The founding fathers would've hated the Bundy siege

Cliven and co. are fond of invoking the Constitution during their armed run-ins with the law. Only one problem...

Published January 6, 2016 5:30PM (EST)

  (Reuters/Jim Urquhart)
(Reuters/Jim Urquhart)

Over the weekend, the sons of notorious Nevadan rancher Cliven Bundy took over the main office building at the Malheur National Wildlife Refuge, with what the media has kindly labeled a "militia," in protest of the recent re-sentencing of local Oregonian ranchers convicted of arson on federal land, and, more explicitly, in protest of the federal government itself. Anyone who is familiar with the 2014 incident involving the Bundy patriarch and his standoff with the federal government -- after the Bureau of Land Management (BLM) began seizing his cattle over unpaid grazing fees on federal land (amounting to over $1.2 million) -- more or less knows what the Bundys believe.

Ultimately, their gripe is with the federal government owning land, period. They appear to believe that public land is unconstitutional and even tyrannical, and that they shouldn’t have to pay grazing fees or face any kind of penalty for setting fire to public property. Indeed, the ultimate goal of this “occupation” is for the federal government to relinquish control of their land, so that ranchers like the Bundys can do as they please. “What we’re doing is not rebellious. What we’re doing is in accordance with the Constitution,” said one of the sons, Ryan Bundy.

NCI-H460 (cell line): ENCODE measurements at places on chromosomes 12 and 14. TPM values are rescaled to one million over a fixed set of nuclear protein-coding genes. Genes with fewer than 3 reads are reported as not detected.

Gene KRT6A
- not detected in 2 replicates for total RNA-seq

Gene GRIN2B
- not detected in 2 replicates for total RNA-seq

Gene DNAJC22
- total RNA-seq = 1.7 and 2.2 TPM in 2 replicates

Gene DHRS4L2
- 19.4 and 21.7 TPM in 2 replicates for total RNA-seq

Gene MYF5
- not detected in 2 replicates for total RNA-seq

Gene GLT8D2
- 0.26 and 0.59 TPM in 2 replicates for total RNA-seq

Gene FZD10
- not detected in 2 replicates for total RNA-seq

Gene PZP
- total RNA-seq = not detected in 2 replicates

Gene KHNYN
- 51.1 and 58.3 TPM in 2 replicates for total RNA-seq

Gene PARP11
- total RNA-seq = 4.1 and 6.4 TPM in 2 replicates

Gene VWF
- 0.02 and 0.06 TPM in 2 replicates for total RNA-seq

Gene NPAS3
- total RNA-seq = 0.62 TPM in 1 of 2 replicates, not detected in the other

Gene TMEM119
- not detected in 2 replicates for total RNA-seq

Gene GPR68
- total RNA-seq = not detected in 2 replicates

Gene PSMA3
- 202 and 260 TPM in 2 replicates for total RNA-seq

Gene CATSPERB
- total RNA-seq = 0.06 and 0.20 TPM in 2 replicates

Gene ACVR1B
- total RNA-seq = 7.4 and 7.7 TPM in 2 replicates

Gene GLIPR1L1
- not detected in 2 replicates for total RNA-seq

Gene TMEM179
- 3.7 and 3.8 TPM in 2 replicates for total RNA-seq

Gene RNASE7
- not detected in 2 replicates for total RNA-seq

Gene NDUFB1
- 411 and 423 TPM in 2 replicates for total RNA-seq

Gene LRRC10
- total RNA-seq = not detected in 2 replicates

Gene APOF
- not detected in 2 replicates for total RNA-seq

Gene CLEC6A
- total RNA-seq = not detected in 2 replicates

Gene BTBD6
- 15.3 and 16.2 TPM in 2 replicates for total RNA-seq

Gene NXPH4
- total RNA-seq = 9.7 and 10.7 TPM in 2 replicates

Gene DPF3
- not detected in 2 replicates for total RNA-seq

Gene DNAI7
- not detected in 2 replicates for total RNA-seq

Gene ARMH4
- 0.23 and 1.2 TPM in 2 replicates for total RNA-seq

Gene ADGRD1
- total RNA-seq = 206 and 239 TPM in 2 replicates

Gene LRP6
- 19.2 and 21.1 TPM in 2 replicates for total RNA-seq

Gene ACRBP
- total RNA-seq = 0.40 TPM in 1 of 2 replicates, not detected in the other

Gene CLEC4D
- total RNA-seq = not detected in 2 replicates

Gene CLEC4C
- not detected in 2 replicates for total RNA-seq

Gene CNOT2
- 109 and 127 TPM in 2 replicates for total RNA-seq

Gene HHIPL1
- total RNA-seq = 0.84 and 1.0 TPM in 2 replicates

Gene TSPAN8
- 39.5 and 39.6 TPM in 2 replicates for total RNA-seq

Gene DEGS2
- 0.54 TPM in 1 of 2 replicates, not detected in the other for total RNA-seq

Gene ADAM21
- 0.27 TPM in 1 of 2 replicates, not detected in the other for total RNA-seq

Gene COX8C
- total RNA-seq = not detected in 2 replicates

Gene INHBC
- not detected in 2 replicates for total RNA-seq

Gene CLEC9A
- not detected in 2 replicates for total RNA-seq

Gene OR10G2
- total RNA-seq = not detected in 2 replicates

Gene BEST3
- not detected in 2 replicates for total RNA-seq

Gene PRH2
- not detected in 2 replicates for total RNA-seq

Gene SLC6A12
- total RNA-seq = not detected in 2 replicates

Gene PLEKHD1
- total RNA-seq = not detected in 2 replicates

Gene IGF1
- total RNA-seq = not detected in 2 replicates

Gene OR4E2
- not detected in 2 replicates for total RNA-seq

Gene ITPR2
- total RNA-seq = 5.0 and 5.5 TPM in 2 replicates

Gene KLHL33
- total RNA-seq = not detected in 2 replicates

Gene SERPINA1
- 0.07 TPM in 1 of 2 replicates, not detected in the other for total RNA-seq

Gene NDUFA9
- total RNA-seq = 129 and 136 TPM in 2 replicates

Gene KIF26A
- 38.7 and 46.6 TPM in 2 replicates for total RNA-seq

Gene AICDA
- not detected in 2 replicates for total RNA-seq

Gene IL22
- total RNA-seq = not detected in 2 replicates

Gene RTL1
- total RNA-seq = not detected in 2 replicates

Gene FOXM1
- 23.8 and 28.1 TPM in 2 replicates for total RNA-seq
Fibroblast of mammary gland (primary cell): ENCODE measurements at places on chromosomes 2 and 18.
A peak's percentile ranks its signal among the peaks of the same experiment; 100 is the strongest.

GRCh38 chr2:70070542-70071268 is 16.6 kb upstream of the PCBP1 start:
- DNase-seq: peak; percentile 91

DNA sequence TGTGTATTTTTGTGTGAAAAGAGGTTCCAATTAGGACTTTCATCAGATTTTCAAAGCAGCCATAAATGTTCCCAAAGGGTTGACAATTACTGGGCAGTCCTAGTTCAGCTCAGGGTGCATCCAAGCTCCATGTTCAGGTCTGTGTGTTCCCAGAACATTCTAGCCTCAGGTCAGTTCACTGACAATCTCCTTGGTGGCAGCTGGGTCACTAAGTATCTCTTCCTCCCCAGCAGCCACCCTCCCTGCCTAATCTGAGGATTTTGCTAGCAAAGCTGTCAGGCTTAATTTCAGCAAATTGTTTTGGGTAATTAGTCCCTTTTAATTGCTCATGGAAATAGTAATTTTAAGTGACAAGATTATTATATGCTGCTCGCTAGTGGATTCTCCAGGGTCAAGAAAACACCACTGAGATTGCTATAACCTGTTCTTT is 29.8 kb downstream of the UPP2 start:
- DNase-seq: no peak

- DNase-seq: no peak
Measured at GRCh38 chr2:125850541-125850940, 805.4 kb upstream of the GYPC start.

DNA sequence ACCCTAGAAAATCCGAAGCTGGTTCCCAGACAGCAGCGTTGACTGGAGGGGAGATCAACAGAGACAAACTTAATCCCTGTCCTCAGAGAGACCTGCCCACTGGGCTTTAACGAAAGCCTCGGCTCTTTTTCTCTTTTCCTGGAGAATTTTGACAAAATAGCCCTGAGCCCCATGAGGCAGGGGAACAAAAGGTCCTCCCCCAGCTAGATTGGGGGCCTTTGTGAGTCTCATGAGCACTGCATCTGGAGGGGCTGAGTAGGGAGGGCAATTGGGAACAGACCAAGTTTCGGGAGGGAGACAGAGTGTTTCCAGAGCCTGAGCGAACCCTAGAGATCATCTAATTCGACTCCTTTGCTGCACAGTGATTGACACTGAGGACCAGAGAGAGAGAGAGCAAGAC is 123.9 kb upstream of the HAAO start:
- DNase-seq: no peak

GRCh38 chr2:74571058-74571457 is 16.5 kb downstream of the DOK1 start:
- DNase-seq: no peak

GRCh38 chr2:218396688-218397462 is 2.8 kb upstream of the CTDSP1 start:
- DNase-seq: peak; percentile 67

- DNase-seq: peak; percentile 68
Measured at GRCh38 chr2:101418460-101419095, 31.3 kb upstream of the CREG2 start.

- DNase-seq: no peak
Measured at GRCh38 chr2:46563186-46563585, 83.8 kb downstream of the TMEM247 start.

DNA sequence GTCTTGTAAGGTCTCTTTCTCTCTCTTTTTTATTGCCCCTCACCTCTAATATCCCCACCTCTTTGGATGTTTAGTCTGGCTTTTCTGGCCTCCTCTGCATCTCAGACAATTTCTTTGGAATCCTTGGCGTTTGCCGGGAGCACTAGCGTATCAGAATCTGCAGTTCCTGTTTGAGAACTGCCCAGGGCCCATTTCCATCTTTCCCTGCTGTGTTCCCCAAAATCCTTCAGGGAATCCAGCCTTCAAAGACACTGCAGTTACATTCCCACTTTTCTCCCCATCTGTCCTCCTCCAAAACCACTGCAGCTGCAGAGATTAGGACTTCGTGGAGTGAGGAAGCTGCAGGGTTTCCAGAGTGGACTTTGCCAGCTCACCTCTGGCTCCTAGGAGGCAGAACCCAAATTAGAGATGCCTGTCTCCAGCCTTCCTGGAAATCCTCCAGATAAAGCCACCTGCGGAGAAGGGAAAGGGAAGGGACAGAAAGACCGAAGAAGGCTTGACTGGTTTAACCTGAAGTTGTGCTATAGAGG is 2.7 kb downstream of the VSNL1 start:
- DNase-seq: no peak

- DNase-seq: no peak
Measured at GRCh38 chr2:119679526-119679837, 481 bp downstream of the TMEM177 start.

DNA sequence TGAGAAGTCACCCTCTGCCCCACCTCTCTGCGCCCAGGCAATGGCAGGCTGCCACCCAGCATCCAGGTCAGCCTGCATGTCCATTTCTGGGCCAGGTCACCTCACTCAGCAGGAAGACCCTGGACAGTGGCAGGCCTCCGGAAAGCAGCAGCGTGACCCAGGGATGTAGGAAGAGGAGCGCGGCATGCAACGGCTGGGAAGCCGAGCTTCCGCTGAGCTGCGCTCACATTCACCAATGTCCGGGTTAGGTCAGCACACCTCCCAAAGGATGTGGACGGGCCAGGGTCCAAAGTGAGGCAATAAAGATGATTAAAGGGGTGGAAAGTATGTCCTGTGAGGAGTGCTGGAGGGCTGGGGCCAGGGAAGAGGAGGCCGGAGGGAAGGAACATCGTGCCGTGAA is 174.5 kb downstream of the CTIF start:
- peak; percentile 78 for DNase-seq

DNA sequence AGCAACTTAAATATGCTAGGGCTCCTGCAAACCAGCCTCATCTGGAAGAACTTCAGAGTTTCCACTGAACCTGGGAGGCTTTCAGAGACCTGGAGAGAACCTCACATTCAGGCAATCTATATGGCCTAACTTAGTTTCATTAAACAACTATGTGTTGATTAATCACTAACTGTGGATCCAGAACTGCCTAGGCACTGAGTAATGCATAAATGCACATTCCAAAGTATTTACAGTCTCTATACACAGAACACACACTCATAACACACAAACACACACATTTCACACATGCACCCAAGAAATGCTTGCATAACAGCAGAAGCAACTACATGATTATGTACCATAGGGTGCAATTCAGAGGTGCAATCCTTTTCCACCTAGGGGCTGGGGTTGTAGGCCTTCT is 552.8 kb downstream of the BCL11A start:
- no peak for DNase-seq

Of course, this has no basis in reality. In the Constitution, the Property Clause does in fact give the federal government the power to own land. In a study done by the nonpartisan Congressional Research Service (CRS), the researchers assert: “The Property Clause gives Congress authority over federal property generally, and the Supreme Court has described Congress’ power to legislate under this Clause as ‘without limitation.’” PunditFact further disassembled this claim back in 2014, during the Bundy standoff.

The Bundys and their type have never been well known for constitutional scholarship; indeed, Cliven, who has previously claimed not to recognize the federal government, but to “abide by all of Nevada state laws,” seems to be completely ignorant of his own states’ constitution, which declares that “the Paramount Allegiance of every citizen is due to the Federal Government.” Of course, there has always been a mythology surrounding the Constitution and its framers, and anti-government zealots tend to have this innate sense that the founders were just like them, and equally despised any kind of government.